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READING: Psalms 87-88 – The Joy of Zion & Prayer for Help in Despondency

VERSE FOR THE DAY: “Glorious things are spoken of you, O city of God…. Let my prayer come before You; incline your ear to my cry. For my soul is full of troubles” (Psalm 87:3; 88:2-3a)

These Psalms are a study in contrasts; each is a Psalm of the Korahites, the Levitical clan in charge of much of the Temple music.

Psalm 87 is about the joy of living in Zion.The LORD loves the gates of Zion more than all the dwellings of Jacob.” This was the city of David, the man after God’s own heart. David took the Jebusite fortress of Zion after he became the King of all Israel after the civil war between the house of Saul and the house of David. He made this newly captured city of Jerusalem the capital of Israel (see 2 Samuel 5:6-10).

The LORD Himself “records, as he registers the peoples, ‘This one was born there”.’ He loves the gates of Zion more than all the other dwellings of Israel.

Psalm 88, on the other hand, is a prayer for a despondent soul. “Sheol” is the grave as is the Pit. The psalmist says, “My life draws near to Sheol, I am counted among those who go down to the Pit.” He has no help, like those forsaken and like the slain lying in the grave.

Over and again, the Psalmist brings up morbid themes. He complains that God’s wrath lies heavily upon him, that God has put him in the Pit, where He “overwhelms me with all His waves.”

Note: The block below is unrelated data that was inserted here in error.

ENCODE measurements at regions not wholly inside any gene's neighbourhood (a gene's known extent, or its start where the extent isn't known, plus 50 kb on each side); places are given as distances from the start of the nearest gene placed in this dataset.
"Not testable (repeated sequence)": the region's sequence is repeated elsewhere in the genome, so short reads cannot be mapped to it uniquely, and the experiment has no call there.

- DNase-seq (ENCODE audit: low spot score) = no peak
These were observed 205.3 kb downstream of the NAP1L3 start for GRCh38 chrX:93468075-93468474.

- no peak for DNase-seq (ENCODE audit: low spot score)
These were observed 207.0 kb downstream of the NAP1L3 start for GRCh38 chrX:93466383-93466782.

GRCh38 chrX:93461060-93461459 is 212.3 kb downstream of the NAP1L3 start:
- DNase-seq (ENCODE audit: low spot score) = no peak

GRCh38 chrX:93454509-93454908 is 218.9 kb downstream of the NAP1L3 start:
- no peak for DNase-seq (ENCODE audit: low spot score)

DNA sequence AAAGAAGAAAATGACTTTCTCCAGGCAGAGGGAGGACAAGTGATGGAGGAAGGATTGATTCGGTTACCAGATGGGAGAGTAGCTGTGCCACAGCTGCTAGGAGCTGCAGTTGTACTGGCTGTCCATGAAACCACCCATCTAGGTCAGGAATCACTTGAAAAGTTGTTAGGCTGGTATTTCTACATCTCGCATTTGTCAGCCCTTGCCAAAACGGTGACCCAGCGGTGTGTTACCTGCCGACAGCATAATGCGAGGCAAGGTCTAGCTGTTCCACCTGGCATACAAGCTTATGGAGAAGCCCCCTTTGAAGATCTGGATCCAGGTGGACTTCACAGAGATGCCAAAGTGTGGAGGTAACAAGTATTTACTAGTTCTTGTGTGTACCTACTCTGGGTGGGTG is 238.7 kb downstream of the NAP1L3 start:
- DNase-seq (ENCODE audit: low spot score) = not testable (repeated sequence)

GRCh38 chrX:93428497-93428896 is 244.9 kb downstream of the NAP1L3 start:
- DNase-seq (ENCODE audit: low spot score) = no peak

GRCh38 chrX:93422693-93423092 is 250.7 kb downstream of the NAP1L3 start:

This Psalmist does not say, “The LORD is my shepherd… Surely goodness and mercy will follow me all the days of my life.” Nor does he say, “Yea, though I walk through the valley of the shadow of death, I will fear no evil, for You are with me.” He says, “You have caused my companions to shun me; You’ve made me a thing of horror to them

“In the morning my prayer comes before You. O LORD, why do you cast me off? Why do You hide your face from me?” He says he is wretched and close to death and that he has been that way from his youth up. “I suffer Your terrors; I am desperate.”

All of these are classic symptoms of depression. Feeling trapped, hemmed in with no way to escape, he blames God for his misery. There are many Psalms of lament, but most of them close on a happier note. Look at Psalm 22, which describes Jesus’ crucifixion, but which also from verse 21b-31 is a song of praise and blessings. Psalm 88 has nothing like that in it.

So, why is this Psalm in the Bible? Does it have any redeeming value? Yes, it does. The Psalmist, though he accuses God of treating him poorly, is persistent in his prayers, just as Jesus told his parable of the unjust judge who finally gave justice to the persistent widow, Jesus could have had this Psalm in mind when He told that parable.

Keep praying, even when you think no one is listening.

Count your blessings.

God is love and is patient, giving you time to repent.



Father, I ask for Your joy, but I know that life is not always blue skies and rainbows. Give me more days of Joy than I have of sadness is my prayer, in Jesus’ holy Name, AMEN!;

MY PRAYER FOR YOU (and for me)

Father, I pray for all who read these words that we may each learn to balance our lives between sunshine and shadows. None of us are joyful every day; nor are we sad every day Let us learn to rejoice with those who rejoice and weep with those who weep. Jesus was a man of sorrows and acquainted with grief. Yet he was a man who enjoyed life and certainly lifted the spirits of many. My prayer is that we may be more like Him, in His holy name I pray, AMEN! 

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